WEST VIRGINIA (LOOTPRESS) — U.S. Senator Shelley Moore Capito (R-W.Va.) today sent a letter to U.S. Department of Health and Human Services (HHS) Secretary Xavier Becerra urging him to add West Virginia to the department’s Ending the HIV Epidemic in the U.S. (EHE) initiative.
Neither West Virginia nor any of its 55 counties were included as Phase 1 jurisdictions of the EHE initiative, which is designed to invest in communities most affected by HIV, and to help local HIV programs recover, rebuild, and begin to expand EHE strategies in the wake of COVID-19.
Senator Capito noted the significant HIV outbreaks in Cabell and Kanawha counties as well as a rise in cases across the state, and made the case for federal partnerships and investment in West Virginia, writing, “without inclusion into the EHE program, I fear West Virginia will be unable to address the root causes of these outbreaks and we will continue to see similar outbreaks throughout the state and region.”
The full text of the letter can be found here and below.
Dear Secretary Becerra:
I write regarding the Department of Health and Human Services’ (HHS) Ending the HIV Epidemic in the U.S. (EHE) initiative. As you are likely aware, neither the state of West Virginia nor any of its counties were included as EHE Phase I jurisdictions. While I understand how and why the Phase 1 jurisdictions were chosen, since 2017 at least two West Virginia counties have had HIV outbreaks associated with injection drug use and a large number of additional counties are showing extreme vulnerability to rapid HIV spread for this same reason. I am therefore asking that West Virginia be added either as a Phase 1 jurisdiction or as part of a supplementary phase specifically addressing areas with rapidly increasing number of HIV outbreaks associated with injection drug use as soon as possible.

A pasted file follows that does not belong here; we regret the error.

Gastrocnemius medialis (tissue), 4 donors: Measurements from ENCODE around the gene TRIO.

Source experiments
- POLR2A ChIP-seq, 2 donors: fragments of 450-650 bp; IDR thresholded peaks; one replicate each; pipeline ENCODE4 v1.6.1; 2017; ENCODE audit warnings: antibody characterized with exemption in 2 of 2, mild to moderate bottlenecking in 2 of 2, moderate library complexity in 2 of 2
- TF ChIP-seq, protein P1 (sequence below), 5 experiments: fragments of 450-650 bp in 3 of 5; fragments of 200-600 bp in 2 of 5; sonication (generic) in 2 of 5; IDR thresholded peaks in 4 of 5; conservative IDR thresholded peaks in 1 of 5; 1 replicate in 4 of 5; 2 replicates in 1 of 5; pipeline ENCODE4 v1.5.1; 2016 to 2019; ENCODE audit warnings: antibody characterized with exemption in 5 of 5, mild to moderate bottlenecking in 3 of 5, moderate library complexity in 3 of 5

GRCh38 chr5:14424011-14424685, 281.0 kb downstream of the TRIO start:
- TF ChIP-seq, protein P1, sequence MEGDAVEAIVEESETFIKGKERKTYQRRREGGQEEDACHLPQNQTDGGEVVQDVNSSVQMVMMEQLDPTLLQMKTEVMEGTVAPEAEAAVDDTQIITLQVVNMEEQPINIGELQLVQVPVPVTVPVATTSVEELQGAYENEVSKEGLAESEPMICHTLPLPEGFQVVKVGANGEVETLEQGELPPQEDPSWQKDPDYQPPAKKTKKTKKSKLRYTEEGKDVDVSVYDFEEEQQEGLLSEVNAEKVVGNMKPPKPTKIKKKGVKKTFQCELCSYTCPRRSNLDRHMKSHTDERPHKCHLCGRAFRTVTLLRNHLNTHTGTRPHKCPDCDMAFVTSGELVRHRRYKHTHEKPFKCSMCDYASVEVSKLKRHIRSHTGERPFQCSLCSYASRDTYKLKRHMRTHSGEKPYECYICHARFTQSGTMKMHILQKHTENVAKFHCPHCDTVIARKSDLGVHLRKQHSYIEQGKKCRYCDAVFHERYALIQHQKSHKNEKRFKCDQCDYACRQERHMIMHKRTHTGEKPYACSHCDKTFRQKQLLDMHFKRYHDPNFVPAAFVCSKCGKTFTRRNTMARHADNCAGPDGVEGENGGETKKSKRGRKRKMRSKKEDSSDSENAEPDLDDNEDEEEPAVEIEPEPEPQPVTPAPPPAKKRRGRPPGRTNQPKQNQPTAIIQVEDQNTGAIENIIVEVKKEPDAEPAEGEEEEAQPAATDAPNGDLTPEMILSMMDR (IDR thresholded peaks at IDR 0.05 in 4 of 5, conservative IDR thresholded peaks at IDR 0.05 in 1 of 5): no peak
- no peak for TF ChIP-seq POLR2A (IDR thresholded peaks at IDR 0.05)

West Virginia unfortunately continues to lead the nation in drug overdoses. With this level of drug activity frequently comes the rise in blood borne infectious diseases associated with injection drug use. In 2016, the Centers for Disease Control and Prevention (CDC) conducted a national assessment to identify U.S. communities potentially vulnerable to rapid spread of HIV, if introduced, and new or continuing high rates of hepatitis C virus infections among people who infect drugs. 28 of West Virginia’s 55 counties were found to be among the top 220 vulnerable counties in 26 states.
Since that time, two of the 28 counties, Cabell County beginning in 2018 and Kanawha County beginning in 2019, have experienced HIV outbreaks among people who inject drugs. In Kanawha County, which contains the state’s capitol Charleston, from January 1, 2019 to July 22, 2021 there have been a total of 75 new HIV diagnoses. Prior to 2019, the average number of new HIV cases associated with injection drug use was less than 5 per year. Significant increases in the number of new HIV cases in other West Virginia counties, especially in the most rural portions of the state, are believed to be occurring as well.
The CDC has been an invaluable partner in investigation and response of these outbreaks. They recently conducted an Epi-Aid investigation regarding the HIV outbreak in Kanawha County, provided recommendations for addressing the ongoing outbreak, and have been in constant contact with my office. However, part of the reason EHE was created was to encourage the collaboration among agencies and offices across HHS and to provide additional resources so that jurisdictions are able to appropriately diagnose, treat, prevent, and respond to HIV. Without inclusion into the EHE program, I fear West Virginia will be unable to address the root causes of these outbreaks and we will continue to see similar outbreaks throughout the state and region.
To meet the EHE initiative’s goal of ending the HIV epidemic in the United States by 2030 it must be flexible and willing to swiftly address the expanding landscape of the disease. The inclusion of West Virginia in the EHE initiative and the addressing of areas rapidly increasing numbers of HIV outbreaks associated with injection drug use will bring us closer to reaching EHE’s goal and ending the HIV epidemic.
Thank you for your swift attention to this matter.